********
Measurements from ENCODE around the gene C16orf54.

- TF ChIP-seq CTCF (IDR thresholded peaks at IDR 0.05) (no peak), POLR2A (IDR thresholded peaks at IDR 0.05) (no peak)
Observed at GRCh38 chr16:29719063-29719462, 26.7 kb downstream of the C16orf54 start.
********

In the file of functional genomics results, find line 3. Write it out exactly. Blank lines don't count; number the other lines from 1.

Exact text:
Observed at GRCh38 chr16:29719063-29719462, 26.7 kb downstream of the C16orf54 start.